An often irreverent look at this week's other, curiously mobile-centric news ...
Not News: Microsoft is Paying Developers to Create Windows Phone Apps
In its latest attempt to dump on tech companies not named Apple, The New York Times reports this week that Microsoft is approaching developers about creating apps for its Windows Phone Marketplace and helping spur development with free incentives such as free phones, app store showcase locations, advertising, and, in some cases (i.e., for the biggest, most important tier-one apps of all) even financial backing. It is, in the words of one particularly clueless blogger, "a nice bit of reporting." And it would be, I guess, if it were actually news or supplied any new information. Back in March, Mary Jo Foley wrote a post describing Microsoft's internal plans to "bridge the app gap" using a $10 million campaign that would extend over three years to "ringfence" apps like Pandora that aren't currently available on Windows Phone. It notes that when the tier-one companies won't comply, they'll simply finance competitors. But here's the thing. Helping developers finance apps isn't new, isn't unique to Microsoft, and isn't even bad business. In fact, it just makes sense. Nice bit of reporting, my butt. The New York Times can't write about technology without skewing the story, and this is just one example from today.
Nokia Lumia 900 Debuts to Positive Reviews
I think it's fair to say that the Nokia Lumia 900 is the first Windows Phone that has debuted to almost universally positive reviews, though of course virtually all reviewers point out the same issues—an exaggerated need for apps when in fact there are more than 80,000 Windows Phone apps, and a need for certain apps in particular while ignoring the fact that alternatives exist for almost all of them—but whatever. In the Windows Phone world, this is as close as we're going to come to "good news" this year, so we'll take it. When Apple backers from The New York Times and The Wall Street Journal don't dismiss a Windows Phone handset out of hand—and I'd remind you that we're still waiting for the Wall Street Journal "review" of the Windows 8 Consumer Preview that occurred in late February—then something has indeed gone horribly right. Yes, there are questions, and yes there are concerns about the future (such as, "Will current handsets be upgradable to Windows Phone 8?"), but the Lumia 900, right now, is a shining star in what has otherwise been a void of silence. I'm eager to get my own, and no, Microsoft has still not come through with a promised review unit. But it's fine: I know the device is great, the OS is solid, and the platform is superior. And I'll review the Lumia 900 as soon as I can.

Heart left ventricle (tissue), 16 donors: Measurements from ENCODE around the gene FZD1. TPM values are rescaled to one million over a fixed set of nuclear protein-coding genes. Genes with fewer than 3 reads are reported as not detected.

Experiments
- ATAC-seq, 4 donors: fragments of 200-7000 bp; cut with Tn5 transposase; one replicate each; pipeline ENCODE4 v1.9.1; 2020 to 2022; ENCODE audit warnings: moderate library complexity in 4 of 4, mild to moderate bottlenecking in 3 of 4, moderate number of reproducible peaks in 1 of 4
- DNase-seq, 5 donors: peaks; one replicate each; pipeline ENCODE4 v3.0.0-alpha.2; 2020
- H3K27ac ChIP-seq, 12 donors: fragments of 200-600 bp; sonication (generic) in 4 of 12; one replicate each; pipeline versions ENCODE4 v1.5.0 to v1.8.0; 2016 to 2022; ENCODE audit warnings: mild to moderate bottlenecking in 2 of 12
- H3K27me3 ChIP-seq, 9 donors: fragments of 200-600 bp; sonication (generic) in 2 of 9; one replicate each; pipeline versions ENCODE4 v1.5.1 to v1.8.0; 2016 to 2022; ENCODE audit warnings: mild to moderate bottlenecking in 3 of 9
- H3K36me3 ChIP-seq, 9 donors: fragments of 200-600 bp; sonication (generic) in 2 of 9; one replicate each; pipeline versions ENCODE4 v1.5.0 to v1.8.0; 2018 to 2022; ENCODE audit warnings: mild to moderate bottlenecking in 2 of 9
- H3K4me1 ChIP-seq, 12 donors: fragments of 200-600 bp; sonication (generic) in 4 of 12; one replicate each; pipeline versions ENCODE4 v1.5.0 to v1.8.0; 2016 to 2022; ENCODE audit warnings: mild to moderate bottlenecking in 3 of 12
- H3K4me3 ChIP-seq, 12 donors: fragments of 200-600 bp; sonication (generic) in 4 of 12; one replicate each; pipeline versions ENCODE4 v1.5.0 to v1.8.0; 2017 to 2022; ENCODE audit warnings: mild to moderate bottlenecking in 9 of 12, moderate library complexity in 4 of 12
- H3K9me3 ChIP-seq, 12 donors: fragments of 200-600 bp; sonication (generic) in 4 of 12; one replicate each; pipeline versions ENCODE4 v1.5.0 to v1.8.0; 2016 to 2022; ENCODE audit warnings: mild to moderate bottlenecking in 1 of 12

Nokia: We're Playing to Win
For all the doom and gloom talk around both Windows Phone and Nokia, generally by people who, frankly, just like Apple and would like to maintain the status quo, thank you very much, Nokia this week said that the war isn't over yet, sorry. "This industry is changing very fast, and Google and Apple would not be mentioned here four years ago," Nokia exec Hans-Peter Brøndmo said at an industry event in San Francisco this week. "We can’t flaunt a half million apps yet, but there is nothing I can’t find on this phone that I don’t need today. We’re playing to win. This a global market and a global stage. We have a good mix of cultural perspectives and an incredible opportunity to come back." Frankly, if anyone can pull this off, it's Nokia. And I'd also point out that there is a sharp difference in clarity, resolve, and strategy between this company and, say, Research In Motion (RIM) or HP. If you want to talk about spiraling the drain in the mobile market, I'd start with those guys.
Microsoft: Windows Phone 7.x Apps Will Run on Windows Phone 8